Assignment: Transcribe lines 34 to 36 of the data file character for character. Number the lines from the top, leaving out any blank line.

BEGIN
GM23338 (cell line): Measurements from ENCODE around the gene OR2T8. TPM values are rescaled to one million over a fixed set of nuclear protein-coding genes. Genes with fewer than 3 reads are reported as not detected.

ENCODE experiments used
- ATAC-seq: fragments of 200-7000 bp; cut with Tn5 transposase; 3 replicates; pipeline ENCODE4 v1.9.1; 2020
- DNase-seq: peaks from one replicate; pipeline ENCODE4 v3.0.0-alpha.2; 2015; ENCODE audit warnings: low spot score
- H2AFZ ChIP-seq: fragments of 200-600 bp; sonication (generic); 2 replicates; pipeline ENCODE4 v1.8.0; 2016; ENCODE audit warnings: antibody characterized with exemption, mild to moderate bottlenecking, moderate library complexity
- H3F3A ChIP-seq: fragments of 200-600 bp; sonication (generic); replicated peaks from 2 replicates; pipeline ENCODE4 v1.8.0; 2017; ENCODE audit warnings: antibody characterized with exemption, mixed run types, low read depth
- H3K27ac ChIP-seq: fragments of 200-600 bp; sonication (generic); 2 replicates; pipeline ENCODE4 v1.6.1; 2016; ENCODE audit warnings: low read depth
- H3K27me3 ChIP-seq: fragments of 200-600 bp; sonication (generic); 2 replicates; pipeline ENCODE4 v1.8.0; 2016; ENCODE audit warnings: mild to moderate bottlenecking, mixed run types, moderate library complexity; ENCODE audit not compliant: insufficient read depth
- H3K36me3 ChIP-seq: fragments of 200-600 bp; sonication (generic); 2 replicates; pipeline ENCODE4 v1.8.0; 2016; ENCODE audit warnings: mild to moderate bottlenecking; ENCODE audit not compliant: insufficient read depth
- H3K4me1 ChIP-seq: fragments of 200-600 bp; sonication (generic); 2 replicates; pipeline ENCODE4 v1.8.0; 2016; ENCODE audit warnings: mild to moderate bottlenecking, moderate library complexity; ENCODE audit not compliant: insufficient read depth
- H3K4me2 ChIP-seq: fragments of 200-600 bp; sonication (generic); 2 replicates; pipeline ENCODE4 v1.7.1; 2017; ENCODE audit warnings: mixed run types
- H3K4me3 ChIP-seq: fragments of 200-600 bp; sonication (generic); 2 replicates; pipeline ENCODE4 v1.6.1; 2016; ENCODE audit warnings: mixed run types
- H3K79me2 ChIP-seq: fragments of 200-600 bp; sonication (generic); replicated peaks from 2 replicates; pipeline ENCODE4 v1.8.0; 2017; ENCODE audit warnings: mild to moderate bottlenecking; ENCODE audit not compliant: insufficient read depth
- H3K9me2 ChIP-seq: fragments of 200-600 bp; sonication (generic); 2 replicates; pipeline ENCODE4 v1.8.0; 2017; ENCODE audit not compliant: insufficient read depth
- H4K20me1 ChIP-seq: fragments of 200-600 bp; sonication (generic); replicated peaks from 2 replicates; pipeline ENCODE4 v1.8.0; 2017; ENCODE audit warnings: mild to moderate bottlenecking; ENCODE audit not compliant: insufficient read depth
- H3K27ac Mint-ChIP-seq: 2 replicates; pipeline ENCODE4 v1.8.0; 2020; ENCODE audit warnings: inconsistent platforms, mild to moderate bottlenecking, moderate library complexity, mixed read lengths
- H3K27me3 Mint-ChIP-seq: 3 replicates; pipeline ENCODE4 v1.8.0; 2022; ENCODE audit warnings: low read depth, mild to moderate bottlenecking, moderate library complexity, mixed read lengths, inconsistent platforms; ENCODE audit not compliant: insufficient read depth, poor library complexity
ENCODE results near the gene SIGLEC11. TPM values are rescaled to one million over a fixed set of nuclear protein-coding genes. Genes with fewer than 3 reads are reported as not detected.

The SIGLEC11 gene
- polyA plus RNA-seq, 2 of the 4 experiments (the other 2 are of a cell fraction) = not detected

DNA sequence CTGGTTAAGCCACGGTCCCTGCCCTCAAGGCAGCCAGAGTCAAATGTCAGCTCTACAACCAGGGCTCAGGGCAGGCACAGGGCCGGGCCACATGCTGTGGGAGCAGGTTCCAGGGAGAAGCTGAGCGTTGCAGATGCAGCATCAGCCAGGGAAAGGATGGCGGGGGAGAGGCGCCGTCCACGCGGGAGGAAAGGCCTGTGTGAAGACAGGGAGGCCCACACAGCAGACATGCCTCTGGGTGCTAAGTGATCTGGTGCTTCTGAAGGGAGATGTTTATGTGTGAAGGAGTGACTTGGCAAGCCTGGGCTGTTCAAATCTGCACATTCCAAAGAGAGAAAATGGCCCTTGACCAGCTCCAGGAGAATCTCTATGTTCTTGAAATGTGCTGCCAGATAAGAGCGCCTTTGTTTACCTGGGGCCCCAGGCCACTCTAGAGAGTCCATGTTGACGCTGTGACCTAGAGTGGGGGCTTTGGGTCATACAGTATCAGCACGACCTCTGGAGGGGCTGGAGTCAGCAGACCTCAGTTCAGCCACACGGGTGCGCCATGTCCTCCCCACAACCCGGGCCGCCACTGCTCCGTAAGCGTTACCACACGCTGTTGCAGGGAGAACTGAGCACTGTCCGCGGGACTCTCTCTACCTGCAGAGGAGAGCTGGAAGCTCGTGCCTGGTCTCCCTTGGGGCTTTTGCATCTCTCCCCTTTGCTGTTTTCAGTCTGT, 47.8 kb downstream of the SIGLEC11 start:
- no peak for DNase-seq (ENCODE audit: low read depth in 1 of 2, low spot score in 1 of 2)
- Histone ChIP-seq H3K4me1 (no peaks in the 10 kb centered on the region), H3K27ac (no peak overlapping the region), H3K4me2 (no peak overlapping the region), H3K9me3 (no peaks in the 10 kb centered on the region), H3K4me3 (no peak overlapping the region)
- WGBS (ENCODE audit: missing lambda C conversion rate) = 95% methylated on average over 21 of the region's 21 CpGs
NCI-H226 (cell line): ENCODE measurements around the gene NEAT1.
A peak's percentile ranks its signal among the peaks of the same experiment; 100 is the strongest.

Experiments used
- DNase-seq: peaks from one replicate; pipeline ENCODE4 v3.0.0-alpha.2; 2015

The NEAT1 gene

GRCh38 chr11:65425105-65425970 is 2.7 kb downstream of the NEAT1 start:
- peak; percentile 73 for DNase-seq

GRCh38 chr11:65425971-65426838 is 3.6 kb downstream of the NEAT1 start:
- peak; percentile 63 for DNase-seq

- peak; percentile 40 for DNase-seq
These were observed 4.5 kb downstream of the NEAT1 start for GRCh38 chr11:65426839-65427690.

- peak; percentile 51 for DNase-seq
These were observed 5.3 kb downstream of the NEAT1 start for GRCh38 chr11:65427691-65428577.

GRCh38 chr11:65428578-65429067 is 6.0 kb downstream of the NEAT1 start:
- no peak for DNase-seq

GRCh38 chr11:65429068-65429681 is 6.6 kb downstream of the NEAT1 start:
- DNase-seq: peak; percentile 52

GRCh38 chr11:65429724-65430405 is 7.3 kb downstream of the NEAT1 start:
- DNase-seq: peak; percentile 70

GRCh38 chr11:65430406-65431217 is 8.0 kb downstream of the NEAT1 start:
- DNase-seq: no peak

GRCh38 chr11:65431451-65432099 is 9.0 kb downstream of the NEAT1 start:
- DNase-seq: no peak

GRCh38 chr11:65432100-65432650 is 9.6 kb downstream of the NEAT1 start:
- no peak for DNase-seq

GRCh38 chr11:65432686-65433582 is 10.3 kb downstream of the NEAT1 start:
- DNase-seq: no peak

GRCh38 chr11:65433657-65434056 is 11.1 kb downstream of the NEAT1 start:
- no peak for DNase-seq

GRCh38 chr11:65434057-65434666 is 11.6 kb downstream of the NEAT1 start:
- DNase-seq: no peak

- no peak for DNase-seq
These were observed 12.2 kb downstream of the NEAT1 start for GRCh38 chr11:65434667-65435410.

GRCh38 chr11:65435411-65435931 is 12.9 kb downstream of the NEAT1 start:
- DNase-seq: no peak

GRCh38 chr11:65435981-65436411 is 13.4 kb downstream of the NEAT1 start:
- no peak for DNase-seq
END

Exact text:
- peak; percentile 40 for DNase-seq
These were observed 4.5 kb downstream of the NEAT1 start for GRCh38 chr11:65426839-65427690.

- peak; percentile 51 for DNase-seq